“A type Iax supernova is essentially a mini supernova,” said Ryan Foley from the Harvard-Smithsonian Center for Astrophysics (CfA) in Cambridge, Massachusetts. “It’s the runt of the supernova litter.”
Foley and his colleagues identified 25 examples of the new type of supernova. None of them appeared in elliptical galaxies, which are filled with old stars. This suggests that type Iax supernovae come from young star systems.
Based on a variety of observational data, the team concluded that a type Iax supernova comes from a binary star system containing a white dwarf and a companion star that has lost its outer hydrogen, leaving its helium dominated. The white dwarf collects helium from the normal star.
Researchers aren’t sure what triggers a type Iax. It’s possible that the outer helium layer ignites first, sending a shock wave into the white dwarf. Alternatively, the white dwarf might ignite first due to the influence of the overlying helium shell.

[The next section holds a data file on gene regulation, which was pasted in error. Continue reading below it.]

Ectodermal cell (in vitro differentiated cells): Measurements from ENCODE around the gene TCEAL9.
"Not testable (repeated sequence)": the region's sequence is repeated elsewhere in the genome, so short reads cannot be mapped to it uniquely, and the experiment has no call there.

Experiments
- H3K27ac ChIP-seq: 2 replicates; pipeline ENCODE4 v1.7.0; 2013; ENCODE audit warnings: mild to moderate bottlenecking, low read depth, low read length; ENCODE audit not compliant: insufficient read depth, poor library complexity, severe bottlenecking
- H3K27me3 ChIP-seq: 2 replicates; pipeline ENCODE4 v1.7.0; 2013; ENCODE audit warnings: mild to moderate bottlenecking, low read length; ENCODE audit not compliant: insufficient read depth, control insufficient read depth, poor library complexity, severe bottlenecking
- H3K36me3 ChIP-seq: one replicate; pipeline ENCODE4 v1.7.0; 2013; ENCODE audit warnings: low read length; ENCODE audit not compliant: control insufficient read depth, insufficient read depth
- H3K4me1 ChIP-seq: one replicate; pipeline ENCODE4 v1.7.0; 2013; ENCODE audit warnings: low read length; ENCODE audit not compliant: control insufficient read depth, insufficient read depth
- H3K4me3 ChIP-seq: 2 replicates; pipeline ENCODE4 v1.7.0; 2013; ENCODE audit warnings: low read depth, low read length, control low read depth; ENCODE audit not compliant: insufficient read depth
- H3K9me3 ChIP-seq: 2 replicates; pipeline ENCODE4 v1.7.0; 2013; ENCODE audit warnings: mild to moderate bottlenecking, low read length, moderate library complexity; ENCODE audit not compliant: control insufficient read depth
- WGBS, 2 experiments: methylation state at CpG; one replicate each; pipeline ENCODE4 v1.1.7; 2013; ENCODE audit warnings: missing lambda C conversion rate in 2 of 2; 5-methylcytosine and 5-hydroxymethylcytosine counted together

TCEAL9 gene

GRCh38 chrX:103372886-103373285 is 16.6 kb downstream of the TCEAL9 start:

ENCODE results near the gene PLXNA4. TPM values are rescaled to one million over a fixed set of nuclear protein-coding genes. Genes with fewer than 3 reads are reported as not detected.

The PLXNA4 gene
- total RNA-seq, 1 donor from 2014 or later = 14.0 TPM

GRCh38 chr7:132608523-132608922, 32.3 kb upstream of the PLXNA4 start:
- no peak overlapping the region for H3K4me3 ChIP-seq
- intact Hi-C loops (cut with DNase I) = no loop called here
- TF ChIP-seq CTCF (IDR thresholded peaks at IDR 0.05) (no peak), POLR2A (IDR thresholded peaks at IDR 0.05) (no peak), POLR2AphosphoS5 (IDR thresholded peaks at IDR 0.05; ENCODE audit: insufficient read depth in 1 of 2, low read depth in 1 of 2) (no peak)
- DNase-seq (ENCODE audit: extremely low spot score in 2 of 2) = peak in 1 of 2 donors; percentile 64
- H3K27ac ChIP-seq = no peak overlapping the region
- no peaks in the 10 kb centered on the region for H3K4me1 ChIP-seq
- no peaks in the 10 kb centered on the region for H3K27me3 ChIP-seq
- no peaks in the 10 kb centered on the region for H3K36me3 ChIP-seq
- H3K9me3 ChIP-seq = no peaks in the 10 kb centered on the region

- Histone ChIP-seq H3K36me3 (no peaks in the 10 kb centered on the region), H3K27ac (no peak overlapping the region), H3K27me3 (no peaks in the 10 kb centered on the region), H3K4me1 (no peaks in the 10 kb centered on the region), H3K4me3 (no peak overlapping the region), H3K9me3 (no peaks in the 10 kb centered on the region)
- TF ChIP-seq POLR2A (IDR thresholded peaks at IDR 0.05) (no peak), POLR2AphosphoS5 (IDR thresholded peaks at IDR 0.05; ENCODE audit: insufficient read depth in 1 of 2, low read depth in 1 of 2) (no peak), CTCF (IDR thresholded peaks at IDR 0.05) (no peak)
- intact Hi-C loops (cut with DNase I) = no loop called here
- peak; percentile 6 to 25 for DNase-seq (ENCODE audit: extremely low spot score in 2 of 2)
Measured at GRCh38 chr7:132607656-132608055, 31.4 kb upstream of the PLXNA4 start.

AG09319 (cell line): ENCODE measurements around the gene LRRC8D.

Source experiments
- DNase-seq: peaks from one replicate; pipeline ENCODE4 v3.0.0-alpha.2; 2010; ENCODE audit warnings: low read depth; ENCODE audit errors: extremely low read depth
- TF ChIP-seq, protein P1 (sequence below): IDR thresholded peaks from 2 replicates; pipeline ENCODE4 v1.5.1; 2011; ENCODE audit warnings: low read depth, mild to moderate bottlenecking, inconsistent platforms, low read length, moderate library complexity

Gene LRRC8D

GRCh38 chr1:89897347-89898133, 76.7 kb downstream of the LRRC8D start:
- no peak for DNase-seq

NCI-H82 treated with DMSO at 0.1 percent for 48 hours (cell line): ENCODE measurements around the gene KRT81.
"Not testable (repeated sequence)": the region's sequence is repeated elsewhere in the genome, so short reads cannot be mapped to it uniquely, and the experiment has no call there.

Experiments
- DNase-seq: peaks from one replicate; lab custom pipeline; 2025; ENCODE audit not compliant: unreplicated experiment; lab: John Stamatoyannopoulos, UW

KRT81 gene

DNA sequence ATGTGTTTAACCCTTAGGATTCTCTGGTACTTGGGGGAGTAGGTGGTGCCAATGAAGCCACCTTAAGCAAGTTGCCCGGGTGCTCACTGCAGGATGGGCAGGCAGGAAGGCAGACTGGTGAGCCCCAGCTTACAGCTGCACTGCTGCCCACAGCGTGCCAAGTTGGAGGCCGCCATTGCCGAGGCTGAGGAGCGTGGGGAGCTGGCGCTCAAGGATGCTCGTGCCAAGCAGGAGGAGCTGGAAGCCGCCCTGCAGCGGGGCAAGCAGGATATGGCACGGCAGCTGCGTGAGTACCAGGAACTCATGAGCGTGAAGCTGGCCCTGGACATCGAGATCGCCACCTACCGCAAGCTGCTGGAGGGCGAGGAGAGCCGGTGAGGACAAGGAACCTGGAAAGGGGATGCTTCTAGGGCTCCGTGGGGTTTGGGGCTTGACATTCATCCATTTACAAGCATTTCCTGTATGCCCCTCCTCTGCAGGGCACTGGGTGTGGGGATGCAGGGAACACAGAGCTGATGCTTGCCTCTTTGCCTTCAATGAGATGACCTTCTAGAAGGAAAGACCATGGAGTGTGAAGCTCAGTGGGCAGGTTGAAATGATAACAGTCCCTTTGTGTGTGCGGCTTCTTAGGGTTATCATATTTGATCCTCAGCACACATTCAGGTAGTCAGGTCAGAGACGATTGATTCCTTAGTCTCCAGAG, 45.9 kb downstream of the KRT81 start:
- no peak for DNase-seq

Either way, it appears that in many cases the white dwarf survives the explosion, unlike in a type Ia supernova where the white dwarf is completely destroyed. “The star will be battered and bruised, but it might live to see another day,” said Foley.
Foley calculates that type Iax supernovae are about a third as common as type Ia supernovae. The reason so few have been detected is that the faintest are only one-hundredth as bright as a type Ia.
“Type Iax supernovae aren’t rare, they’re just faint,” said Foley. “For more than a thousand years, humans have been observing supernovas. This whole time, this new class has been hiding in the shadows.”
The Large Synoptic Survey Telescope, in which the CfA is a partner, could discover thousands of type Iax supernovae over its lifetime.